Making sense of the Flexible Furlough Scheme

Wednesday July 8, 2020

The Coronavirus Job Retention Scheme, also commonly referred to as the Furlough Scheme, has been a crucial lifeline of support for many people throughout the pandemic. The scheme has helped to protect more than nine million jobs during an enforced period of lockdown, by allowing employers to furlough eligible employees and claim up to 80% of their wages.

Until recently, the scheme lacked flexibility for those businesses needing some staff to continue working on reduced hours. The initial “all or nothing” furlough arrangement meant that it was not possible to furlough employees for only some of their hours. We saw the impact of this firsthand through conversations with our clients, and so actively campaigned for the scheme to be made more flexible.

This was addressed in a No.10 daily briefing back in May, when Chancellor Rishi Sunak revealed a timeline of major revisions for the scheme. The good news was the introduction of flexible furlough. The not so good news was that employers would be asked to start making contributions.

Almost two months since the news broke, some changes have already taken effect. We are now in what is referred to as phase 2 of the Coronavirus Job Retention Scheme, which permits part-time furlough for eligible employees.

So, what exactly does flexible furlough entail? Who is eligible, and has the claiming process changed?

As you might have guessed there are quite a few new rules and calculations involved. The UK government has provided detailed guidance on how to use the scheme, but applying this to your own unique staffing situation takes time and can raise many questions.

Whilst we have highlighted some important points of phase 2 below, a conversation is best to make sense of the flexible furlough scheme for your business. It might be a good idea to have your accountant and your local HR Dept on speed dial, just to be on the safe side.

Flexible furlough rundown

What is flexible furlough?

Flexible or part-time furlough occurs when an eligible employee is furloughed for some of their hours but works the remainder of their hours. You can bring furloughed employees back to work part-time for any number of hours and any working pattern if the employee agrees.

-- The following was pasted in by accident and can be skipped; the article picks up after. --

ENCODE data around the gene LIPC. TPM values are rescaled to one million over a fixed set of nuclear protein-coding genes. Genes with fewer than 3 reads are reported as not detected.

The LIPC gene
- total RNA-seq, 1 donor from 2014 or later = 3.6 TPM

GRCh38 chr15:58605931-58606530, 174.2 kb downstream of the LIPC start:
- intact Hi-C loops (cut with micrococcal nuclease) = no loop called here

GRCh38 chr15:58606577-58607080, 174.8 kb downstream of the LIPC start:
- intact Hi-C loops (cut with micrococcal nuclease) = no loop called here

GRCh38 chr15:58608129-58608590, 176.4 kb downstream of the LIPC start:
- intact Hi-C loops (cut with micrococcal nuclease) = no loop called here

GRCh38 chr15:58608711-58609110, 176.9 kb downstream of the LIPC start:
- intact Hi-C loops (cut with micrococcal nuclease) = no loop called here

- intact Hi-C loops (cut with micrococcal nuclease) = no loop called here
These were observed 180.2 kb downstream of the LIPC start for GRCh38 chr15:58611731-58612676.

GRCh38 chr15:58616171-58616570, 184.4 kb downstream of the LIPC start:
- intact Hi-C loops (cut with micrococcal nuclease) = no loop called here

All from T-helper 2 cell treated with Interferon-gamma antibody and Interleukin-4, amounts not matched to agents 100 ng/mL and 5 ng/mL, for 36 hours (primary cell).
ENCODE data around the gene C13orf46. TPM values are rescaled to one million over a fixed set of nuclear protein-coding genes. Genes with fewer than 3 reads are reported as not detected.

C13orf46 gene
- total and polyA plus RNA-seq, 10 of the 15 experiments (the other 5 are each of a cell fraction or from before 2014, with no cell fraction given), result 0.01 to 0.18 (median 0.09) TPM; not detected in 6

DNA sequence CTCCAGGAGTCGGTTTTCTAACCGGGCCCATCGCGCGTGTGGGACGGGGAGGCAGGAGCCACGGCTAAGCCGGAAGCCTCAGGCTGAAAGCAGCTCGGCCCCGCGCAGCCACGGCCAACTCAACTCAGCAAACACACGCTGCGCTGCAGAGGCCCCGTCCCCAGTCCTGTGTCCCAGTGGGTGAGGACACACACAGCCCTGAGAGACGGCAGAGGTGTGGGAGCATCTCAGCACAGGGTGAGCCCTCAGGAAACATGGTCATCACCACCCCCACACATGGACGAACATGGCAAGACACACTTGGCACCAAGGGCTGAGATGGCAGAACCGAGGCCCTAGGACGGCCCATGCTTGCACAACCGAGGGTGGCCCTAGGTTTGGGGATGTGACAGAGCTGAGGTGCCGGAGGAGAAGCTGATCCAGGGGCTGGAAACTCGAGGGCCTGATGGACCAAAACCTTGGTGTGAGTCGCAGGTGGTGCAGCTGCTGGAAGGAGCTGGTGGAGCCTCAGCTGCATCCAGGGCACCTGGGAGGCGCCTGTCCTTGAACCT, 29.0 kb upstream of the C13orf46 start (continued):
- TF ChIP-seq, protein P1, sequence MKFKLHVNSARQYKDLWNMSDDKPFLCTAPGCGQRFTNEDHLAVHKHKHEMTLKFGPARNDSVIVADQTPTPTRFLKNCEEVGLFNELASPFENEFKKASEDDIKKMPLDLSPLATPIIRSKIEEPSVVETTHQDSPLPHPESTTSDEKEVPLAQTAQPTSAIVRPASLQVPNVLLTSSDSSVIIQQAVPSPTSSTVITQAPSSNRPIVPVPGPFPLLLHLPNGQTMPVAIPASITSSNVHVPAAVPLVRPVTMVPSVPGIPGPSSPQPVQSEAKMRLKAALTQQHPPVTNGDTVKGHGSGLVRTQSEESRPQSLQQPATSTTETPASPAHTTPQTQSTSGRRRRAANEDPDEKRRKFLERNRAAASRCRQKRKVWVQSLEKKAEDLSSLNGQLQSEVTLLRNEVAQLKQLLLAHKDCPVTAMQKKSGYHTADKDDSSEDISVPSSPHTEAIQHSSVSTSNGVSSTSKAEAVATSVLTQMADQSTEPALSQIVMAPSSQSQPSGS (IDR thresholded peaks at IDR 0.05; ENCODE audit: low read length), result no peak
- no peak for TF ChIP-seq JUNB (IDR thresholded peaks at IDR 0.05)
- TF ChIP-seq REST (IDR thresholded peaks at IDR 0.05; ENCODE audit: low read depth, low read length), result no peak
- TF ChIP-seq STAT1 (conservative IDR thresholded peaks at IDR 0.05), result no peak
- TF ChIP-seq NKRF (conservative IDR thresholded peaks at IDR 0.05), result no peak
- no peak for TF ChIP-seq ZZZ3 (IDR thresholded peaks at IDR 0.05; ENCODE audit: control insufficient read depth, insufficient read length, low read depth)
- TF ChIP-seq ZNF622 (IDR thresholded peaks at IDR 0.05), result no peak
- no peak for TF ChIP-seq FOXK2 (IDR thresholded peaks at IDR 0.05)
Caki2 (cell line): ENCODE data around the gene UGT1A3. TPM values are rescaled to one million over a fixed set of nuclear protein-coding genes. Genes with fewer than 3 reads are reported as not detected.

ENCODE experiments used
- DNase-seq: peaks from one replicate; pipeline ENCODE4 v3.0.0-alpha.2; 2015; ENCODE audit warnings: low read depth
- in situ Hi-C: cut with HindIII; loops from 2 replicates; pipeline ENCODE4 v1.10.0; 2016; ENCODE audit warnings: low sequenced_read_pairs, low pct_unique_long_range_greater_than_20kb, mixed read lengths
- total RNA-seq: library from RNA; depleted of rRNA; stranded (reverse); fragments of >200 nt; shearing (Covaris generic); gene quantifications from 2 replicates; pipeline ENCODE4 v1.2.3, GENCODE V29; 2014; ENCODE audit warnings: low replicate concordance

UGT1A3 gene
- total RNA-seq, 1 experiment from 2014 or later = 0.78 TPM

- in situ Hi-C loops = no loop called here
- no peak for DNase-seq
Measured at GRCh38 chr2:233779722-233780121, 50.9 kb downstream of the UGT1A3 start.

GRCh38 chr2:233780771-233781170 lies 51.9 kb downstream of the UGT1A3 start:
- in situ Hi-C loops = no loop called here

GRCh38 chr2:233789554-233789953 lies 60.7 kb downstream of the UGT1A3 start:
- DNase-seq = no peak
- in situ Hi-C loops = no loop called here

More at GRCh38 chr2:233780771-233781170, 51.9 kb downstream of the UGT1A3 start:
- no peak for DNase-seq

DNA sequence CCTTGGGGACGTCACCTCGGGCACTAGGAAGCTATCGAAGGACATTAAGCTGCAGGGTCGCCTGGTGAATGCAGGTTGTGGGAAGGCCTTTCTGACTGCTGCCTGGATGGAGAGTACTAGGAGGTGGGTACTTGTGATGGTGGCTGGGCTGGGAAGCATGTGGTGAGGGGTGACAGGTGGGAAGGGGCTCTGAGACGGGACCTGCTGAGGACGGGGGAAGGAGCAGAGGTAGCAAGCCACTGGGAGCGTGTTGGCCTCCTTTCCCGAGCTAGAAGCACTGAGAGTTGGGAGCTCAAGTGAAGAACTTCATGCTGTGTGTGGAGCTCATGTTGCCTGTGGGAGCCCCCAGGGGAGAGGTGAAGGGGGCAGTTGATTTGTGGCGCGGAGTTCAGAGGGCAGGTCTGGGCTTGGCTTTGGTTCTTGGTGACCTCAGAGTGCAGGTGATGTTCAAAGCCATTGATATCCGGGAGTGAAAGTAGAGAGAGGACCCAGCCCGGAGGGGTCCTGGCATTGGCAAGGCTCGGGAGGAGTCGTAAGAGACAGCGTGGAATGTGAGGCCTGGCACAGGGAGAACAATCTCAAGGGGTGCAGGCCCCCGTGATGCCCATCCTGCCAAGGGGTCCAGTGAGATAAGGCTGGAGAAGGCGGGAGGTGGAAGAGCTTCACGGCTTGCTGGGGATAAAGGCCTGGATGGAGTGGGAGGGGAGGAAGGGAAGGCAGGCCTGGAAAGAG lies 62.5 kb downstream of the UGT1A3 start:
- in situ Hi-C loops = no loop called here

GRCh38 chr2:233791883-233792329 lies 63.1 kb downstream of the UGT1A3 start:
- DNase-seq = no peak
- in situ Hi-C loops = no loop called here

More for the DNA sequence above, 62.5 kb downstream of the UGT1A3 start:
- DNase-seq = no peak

This new agreement should be kept in writing for a minimum of six years.

Who is eligible for flexible furlough?

Only those employees who had already been furloughed prior to 1st July for a three-week period can be brought back to work part-time through flexible furlough. There is an exception for employees returning from statutory parental leave who had not previously been furloughed. They can be placed on flexible furlough if you had previously registered with the scheme.

There are further exceptions regarding TUPE and military reservists returning from mobilisation.

Has the claiming process changed?

The claiming process is done through the same government portal. The main differences lie within the calculations required for employees on part-time furlough.

Additionally, it’s important to note that you cannot claim for a number of employees that exceeds the maximum number of employees in a previous claim. So for example, if the most employees you had claimed for was 50, you cannot claim for more than 50. This rule does not apply to the exceptions mentioned above.

Minimum furlough periods have changed too. The minimum claim period is now seven days, with some exceptions.

Calculations for flexible furlough

The government has provided specific guidance and an online calculator to help you with calculations for furloughed employees. For flexible furlough, you will need to claim for hours not worked and pay hours worked. It sounds simple but it’s not.

We recommend that you read the guidance in full prior to making a claim. In short, you will need to take the following steps in order to calculate how much you can claim: Decide on the length of the claim period, work out the employee’s usual hours and furloughed hours, and work out what to include when calculating wages.

From August, you will need to pay employee national insurance and pension contributions. The level of employer contributions continues to rise from September.

Flexible benefits

The Flexible Furlough Scheme can be beneficial for people management in several ways. For starters it can help with a phased return to work for furloughed employees and make the business more productive. It can also help with the management of social distancing rules in your business by having staff work alternating shifts.

If you are an eligible employer who would like to take advantage of flexible furlough, but have questions about how to do so, we can help.

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